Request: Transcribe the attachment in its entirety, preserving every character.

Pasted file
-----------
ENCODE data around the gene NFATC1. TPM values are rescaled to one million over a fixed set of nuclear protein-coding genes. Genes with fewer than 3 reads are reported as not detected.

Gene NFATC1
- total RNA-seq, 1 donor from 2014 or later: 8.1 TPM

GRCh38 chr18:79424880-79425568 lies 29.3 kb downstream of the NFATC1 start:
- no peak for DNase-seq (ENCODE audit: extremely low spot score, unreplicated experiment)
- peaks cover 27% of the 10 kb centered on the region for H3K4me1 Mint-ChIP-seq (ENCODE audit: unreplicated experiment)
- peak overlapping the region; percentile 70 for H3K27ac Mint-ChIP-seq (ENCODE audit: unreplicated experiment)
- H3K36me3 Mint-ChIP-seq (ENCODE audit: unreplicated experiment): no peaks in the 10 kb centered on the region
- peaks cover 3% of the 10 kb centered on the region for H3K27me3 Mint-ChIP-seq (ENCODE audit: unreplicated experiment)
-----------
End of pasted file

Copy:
ENCODE data around the gene NFATC1. TPM values are rescaled to one million over a fixed set of nuclear protein-coding genes. Genes with fewer than 3 reads are reported as not detected.

Gene NFATC1
- total RNA-seq, 1 donor from 2014 or later: 8.1 TPM

GRCh38 chr18:79424880-79425568 lies 29.3 kb downstream of the NFATC1 start:
- no peak for DNase-seq (ENCODE audit: extremely low spot score, unreplicated experiment)
- peaks cover 27% of the 10 kb centered on the region for H3K4me1 Mint-ChIP-seq (ENCODE audit: unreplicated experiment)
- peak overlapping the region; percentile 70 for H3K27ac Mint-ChIP-seq (ENCODE audit: unreplicated experiment)
- H3K36me3 Mint-ChIP-seq (ENCODE audit: unreplicated experiment): no peaks in the 10 kb centered on the region
- peaks cover 3% of the 10 kb centered on the region for H3K27me3 Mint-ChIP-seq (ENCODE audit: unreplicated experiment)